Ethiopia revealed

Known predominantly for the discovery of coffee in the 11th century, its ancient civilisation, the source of The Blue Nile and of course long distance runners, Ethiopia, a landlocked country in northern Africa, is still surrounded by a degree of mystery.

An unusual and exotic destination, it’s a country with one of the richest histories on the African continent. Ethiopia is full of remote and wild places with cultures descended from some of the world’s oldest civilisations.

This is a land of origins, the cradle of humanity, where we first meet ‘Lucy’, whose bone fossils date back a mere 3.2 million years. Under the slogan ‘United Ethiopia’, a hundred million people with 80 different languages and a variety of religions are all equal under the constitution. And that’s how it feels when you’re there. Peaceful and united.

The country has stabilised over the last 20 years. Most kids are in schools, health clinics are prominent and the government subsidises mobile phones. Just about everyone has one.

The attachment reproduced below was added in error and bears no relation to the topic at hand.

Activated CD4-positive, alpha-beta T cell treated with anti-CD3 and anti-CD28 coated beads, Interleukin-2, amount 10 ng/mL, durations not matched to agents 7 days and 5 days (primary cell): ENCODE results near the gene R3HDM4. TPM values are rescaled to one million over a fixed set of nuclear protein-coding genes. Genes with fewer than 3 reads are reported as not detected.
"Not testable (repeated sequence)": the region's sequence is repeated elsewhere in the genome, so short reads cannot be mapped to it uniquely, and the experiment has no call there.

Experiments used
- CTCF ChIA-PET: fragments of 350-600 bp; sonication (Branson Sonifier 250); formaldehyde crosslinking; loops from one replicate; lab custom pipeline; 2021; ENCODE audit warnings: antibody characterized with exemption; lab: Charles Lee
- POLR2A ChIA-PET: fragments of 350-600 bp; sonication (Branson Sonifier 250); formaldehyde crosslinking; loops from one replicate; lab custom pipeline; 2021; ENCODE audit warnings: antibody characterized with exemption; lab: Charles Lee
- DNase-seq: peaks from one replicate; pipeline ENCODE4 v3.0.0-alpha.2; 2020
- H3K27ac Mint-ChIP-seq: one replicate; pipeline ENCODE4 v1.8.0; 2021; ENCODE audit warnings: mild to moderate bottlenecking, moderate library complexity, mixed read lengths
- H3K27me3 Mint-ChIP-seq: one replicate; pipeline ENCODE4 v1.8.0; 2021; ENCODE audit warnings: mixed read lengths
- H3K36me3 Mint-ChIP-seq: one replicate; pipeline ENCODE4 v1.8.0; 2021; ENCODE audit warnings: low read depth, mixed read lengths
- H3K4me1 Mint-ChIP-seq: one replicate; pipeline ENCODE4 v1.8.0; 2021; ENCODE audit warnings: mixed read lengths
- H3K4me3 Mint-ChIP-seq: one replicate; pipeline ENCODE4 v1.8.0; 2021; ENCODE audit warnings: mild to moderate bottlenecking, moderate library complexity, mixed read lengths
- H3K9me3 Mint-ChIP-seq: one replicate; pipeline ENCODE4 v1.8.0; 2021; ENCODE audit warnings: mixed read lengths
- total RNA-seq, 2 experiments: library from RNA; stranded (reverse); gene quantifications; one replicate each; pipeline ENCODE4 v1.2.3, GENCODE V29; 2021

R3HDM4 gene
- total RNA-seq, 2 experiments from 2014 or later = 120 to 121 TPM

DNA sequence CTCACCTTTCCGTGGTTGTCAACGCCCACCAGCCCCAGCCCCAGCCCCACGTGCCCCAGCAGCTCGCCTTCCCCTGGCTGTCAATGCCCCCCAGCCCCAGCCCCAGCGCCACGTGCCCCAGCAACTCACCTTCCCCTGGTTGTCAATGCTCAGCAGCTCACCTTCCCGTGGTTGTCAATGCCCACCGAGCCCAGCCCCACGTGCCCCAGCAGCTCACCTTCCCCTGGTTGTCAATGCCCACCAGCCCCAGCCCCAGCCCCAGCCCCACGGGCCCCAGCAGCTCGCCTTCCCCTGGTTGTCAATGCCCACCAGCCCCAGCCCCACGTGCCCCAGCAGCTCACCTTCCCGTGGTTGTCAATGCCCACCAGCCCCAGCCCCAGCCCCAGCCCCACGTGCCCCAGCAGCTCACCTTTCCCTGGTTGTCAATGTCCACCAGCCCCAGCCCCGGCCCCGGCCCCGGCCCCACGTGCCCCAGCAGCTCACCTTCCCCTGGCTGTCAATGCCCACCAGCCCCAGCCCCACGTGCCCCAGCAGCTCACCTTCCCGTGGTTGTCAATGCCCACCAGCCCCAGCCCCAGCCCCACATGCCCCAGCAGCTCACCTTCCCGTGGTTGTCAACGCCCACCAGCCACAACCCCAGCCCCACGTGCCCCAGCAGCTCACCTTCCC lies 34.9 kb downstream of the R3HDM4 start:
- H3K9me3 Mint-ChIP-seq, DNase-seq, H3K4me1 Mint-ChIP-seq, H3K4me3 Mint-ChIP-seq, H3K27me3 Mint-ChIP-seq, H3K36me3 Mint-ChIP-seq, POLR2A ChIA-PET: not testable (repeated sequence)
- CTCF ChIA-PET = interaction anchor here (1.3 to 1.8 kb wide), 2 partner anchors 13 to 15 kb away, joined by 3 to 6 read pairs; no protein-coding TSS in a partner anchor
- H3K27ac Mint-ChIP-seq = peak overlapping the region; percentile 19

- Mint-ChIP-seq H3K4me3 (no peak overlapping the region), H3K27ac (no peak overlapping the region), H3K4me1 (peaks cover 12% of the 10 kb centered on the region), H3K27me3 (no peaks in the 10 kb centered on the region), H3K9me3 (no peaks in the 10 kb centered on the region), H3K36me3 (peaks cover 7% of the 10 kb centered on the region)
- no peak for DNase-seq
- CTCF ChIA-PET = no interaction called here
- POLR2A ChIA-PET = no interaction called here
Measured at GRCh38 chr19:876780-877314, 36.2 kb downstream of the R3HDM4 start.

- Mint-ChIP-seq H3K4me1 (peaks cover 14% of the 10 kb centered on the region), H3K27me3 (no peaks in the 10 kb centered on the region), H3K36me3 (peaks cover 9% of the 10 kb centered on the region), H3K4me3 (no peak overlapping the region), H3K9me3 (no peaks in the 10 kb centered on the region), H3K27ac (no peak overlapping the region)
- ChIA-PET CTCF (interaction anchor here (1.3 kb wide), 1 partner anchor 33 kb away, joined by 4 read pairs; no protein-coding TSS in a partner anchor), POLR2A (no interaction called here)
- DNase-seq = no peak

Most of the best tourist destinations can be reached by road or air and for the last few years, tourism has been a priority. Here are our suggestions for the best places to visit.

Timkat – an annual celebration

With dancing, chanting and happy chatter, I was quickly swept up in the annual celebration of Timkat, the Ethiopian Epiphany. On 19 January every year, pretty much the entire country gets involved in this three-day event to commemorate the baptism of Jesus in the River Jordan. Tourists are drawn to Gondar, Lalibela or, where I went, the capital Addis Ababa, where Timkat is most prominent. Hundreds of priests of all shapes and sizes dress in elaborate gowns, home embroidered in gold, white, red and blue and mill around amongst beating drums, ringing bells and soaring trumpets before the major ceremony of the blessing of the water by the high priest.